The crisis in Turkey, which saw the lira currency tumble over five percent on Thursday, and a similar fall in Argentina's peso are having a negative knock-on impact on emerging markets, an economist said on Friday.
The lira's sharp retreat followed a report that Turkey's central bank's deputy governor was set to resign, while the peso plumbed a record low after Argentinian President Mauricio Macri announced he had asked the International Monetary Fund to speed up payments from a $50-billion credit line.
Jameel Ahmad, global head of currency strategy and market research firm FXTM, said emerging market currencies were feeling the pain on Friday as a result.
"The emerging market sentiment is being walloped once again from the signs of another currency crisis in Turkey escalating, with the South African rand once again being caught in the crossfires of investor reluctance to take the risk on higher-yielding assets," Ahmad said.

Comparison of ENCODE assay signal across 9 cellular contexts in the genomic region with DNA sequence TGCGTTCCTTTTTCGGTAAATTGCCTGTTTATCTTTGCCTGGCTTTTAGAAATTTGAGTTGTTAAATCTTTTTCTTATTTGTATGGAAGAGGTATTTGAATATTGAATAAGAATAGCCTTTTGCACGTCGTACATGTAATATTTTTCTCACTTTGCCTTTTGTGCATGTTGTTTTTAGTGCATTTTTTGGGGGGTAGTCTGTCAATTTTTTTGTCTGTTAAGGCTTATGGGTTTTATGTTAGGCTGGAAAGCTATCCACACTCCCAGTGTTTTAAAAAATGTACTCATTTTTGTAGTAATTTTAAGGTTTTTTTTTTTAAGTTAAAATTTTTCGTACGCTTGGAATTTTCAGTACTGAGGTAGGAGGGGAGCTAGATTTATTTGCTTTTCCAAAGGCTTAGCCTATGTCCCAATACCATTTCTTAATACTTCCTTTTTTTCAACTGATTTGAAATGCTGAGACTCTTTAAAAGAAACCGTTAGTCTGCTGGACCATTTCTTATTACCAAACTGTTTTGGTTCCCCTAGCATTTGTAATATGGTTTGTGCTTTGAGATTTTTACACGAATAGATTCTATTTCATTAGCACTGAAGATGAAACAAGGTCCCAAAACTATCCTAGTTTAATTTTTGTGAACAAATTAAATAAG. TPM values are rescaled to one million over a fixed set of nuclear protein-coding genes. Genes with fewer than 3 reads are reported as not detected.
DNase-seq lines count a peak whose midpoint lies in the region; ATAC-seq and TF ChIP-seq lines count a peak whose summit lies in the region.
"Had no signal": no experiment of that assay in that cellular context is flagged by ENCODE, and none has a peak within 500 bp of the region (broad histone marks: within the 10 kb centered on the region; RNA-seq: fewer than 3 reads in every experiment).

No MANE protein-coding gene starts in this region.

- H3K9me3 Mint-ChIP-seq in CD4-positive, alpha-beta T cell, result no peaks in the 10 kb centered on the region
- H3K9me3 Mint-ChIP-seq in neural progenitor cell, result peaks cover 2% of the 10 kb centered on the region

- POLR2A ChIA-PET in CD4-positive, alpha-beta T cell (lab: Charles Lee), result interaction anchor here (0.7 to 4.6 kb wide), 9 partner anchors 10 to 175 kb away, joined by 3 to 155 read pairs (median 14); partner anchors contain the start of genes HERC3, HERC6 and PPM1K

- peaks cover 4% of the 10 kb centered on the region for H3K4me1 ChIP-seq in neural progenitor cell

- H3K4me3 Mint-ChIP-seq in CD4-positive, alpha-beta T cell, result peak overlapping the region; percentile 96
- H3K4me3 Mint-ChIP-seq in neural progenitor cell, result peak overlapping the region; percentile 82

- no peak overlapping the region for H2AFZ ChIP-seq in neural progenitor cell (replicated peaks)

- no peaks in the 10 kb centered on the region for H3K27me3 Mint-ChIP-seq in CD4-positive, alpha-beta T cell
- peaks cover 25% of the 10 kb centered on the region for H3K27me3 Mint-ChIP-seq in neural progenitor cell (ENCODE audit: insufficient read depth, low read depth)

"The fear that the Turkish lira might be on the verge of crashing to another all-time low against the dollar is something that will present a risk to a negative knock-on effect for the rand. The situation for Turkey really does not look promising (and) the number of different challenges staring directly at the Turkish economy are at risk of becoming too long to list."
The currencies of countries saddled with wide current account deficits, such as the rand, India's rupee and the Indonesian rupiah, were among the hardest hit.
Earlier this month, the rand fell as much as eight percent to its weakest level in more than two years against the US dollar, breaching the 15.00 mark, again impacted by the turmoil in Turkey.
Ahmad said the decision by rating agency Moody's to downgrade the credit rating of 20 Turkish financial institutions had highlighted the fragile the financial system in that country.
A high proportion of debt in Turkey is denominated in either dollars or euros. Ahmad said speculation was expected to rise over the possibility of borrowers defaulting on their debt, as the lira has weakened as much as 80 percent so far this year.
He said while Turkey had long been considered as a high-yielding emerging market for investors, its problems were now so deep that it was very possible that investors would stay clear from other emerging markets over fears of contagion.
"This warning from Moody's has simply added to a cocktail of different concerns over the Turkish economy that also includes a number of prolonged structural challenges that remain unchanged," he said.